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Met Opera suspends renowned conductor for sexual misconduct

Did the Metropolitan Opera brush aside allegations of sexual misconduct by its conductor James Levine? As you may have heard, the company has suspended Levine pending the outcome of an investigation. Yet according to the New York Times, the Met had received credible allegations of sexual abuse over a year ago.

The Times reports that four men have come forward to accuse Levine of sexual misconduct. Three were reportedly Levine's students at the Meadow Brook School of Music, and at least one appears to have also been underage when alleged sexual abuse occurred.

In October of last year, a Chicago-area police detective contacted the Met about a complaint by a New York man who accused Levine of sexually abusing him as a teenager. After Levine denied the accusation, the Met chose to wait for the outcome of the police investigation instead of opening an investigation of its own, as it has now.

Allegations of sexual misconduct have dogged Levine for decades, according to the Times. In a Tweet, the Met stated that the suspension was related to "multiple allegations of sexual misconduct by Mr. Levine that took place from the 1960's to the 1980's, including the earlier part of his conducting career at the Met."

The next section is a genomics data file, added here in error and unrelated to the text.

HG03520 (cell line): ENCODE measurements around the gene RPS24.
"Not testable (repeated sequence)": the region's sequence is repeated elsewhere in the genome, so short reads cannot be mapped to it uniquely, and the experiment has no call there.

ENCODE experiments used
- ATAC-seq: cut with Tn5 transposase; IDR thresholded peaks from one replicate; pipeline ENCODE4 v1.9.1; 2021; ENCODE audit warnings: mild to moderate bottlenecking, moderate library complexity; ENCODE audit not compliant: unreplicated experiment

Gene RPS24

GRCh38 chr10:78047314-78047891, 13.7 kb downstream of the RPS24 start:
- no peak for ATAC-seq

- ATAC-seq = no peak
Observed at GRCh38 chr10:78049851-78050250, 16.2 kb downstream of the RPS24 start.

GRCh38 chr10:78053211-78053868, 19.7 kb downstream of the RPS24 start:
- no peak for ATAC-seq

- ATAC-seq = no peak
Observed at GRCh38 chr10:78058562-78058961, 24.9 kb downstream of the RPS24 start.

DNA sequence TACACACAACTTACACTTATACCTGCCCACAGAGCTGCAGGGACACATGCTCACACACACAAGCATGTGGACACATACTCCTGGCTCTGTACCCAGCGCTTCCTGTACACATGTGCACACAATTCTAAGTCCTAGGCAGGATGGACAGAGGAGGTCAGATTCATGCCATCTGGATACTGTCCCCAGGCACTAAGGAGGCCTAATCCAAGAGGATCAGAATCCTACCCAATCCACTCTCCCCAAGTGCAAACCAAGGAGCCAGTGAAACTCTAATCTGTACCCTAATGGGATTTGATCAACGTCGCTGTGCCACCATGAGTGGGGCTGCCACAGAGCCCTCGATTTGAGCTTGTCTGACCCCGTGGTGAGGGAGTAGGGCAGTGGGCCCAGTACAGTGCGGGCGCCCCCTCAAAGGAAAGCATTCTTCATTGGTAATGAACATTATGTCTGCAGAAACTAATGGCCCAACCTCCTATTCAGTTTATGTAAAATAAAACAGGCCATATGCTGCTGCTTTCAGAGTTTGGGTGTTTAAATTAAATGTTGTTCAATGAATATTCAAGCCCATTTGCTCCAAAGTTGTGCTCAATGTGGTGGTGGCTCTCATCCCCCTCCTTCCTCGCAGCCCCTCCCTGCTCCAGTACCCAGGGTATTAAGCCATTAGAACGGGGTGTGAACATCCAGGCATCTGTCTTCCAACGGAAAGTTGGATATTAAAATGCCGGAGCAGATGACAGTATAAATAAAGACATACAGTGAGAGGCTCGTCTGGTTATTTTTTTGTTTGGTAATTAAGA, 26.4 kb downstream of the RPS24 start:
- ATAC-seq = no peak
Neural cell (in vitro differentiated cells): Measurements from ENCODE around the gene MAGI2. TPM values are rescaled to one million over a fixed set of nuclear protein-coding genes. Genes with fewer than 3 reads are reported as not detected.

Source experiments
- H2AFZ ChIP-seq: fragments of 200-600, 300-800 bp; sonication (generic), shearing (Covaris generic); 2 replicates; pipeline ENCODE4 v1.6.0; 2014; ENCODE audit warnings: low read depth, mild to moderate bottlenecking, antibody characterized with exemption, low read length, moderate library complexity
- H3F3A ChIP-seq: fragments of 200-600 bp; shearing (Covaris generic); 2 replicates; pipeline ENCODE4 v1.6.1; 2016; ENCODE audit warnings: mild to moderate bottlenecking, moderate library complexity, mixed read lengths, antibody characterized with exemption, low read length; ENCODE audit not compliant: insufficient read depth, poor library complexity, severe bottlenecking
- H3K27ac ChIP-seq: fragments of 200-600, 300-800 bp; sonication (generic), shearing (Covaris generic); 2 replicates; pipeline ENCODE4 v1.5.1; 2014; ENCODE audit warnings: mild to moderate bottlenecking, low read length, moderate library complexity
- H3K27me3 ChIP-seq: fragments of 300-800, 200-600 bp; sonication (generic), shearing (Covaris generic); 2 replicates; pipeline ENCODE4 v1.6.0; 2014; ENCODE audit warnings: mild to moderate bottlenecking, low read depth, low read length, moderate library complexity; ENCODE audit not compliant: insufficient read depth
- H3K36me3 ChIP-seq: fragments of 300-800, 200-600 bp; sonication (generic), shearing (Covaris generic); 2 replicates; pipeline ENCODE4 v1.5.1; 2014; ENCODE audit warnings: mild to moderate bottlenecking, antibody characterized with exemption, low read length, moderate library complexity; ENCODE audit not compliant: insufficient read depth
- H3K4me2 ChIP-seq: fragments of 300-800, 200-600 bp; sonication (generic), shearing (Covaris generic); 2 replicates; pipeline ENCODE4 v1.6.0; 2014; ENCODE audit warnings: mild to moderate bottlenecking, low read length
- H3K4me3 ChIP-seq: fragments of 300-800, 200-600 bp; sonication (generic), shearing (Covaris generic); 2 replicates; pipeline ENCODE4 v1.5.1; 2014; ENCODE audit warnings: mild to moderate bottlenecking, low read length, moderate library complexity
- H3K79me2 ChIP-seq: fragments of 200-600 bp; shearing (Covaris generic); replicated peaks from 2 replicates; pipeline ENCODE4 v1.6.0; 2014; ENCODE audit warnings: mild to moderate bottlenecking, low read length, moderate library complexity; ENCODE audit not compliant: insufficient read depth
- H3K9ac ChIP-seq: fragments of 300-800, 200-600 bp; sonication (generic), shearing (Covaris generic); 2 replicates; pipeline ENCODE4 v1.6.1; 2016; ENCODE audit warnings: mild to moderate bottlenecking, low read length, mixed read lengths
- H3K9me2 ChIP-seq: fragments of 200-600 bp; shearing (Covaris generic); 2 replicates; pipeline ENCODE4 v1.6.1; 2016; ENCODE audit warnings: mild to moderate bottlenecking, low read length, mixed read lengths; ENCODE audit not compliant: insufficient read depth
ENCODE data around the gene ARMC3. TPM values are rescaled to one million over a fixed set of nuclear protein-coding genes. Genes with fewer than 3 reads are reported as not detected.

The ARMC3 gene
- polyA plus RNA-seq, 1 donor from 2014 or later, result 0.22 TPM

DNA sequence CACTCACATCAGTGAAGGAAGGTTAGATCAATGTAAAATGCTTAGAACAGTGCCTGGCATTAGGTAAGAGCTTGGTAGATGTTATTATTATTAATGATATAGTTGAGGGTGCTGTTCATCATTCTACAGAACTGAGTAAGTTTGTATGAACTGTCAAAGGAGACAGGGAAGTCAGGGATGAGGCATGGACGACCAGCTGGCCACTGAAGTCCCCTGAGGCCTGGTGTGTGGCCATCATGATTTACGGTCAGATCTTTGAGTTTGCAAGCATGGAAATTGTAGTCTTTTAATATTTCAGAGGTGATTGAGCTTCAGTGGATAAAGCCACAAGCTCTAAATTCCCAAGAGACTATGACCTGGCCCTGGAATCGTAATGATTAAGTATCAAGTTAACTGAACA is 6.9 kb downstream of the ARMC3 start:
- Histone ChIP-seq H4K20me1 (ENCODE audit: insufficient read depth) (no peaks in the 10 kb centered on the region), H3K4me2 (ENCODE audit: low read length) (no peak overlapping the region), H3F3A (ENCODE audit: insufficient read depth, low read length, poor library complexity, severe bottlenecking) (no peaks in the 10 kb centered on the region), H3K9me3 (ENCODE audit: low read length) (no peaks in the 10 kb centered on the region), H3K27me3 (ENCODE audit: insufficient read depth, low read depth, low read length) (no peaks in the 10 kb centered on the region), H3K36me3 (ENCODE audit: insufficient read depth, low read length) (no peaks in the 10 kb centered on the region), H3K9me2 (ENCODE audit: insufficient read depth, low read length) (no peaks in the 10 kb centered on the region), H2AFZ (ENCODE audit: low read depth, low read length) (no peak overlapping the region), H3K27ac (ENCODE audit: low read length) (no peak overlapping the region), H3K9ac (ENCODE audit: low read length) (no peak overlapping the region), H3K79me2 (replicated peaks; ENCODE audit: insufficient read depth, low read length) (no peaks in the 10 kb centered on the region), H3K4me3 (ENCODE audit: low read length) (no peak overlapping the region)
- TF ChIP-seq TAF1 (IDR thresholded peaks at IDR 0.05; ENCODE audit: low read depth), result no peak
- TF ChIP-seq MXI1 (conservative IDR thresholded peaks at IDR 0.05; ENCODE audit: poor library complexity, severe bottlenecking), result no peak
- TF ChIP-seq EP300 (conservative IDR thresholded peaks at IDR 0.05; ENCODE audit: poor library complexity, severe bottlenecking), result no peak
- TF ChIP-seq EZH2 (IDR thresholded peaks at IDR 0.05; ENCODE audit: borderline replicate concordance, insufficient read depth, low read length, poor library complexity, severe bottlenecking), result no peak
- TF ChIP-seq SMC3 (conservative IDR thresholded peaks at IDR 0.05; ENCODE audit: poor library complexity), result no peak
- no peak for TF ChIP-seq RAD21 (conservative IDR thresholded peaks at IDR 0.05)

As a result, several observers on social media openly questioned the Met's decision to wait until now to initiate an investigation. At least one asked whether the Met's general manager will face any repercussions for failing to investigate sooner.

The general manager told the Times that the Met has never made settlements on Levine's behalf with the families of abuse victims. He also denied receiving any complaints about Levine in "recent history." However, he was the person contacted by the police detective last year.

Two musicians' labor unions associated with the Met, Local 802 of the American Federation of Musicians and the American Guild of Musical Artists, issued statements in response to Levine's suspension. They pointedly noted that the Met, like any employer, has a duty to provide a safe work environment.

In addition to the Met's suspension, other musical employers have reportedly cut ties with Levine in response to the allegations. The Ravinia Festival, which had offered Levine a five-year term as conductor laureate beginning next summer, announced it had "severed all ties." Likewise, the Juilliard School announced it was canceling Levine's conducting date at a February concert of the Juilliard Orchestra and the Met's Lindemann Young Artist Development Program.

Do you think the Met should have taken action against Levine when they received the 2016 police inquiry?

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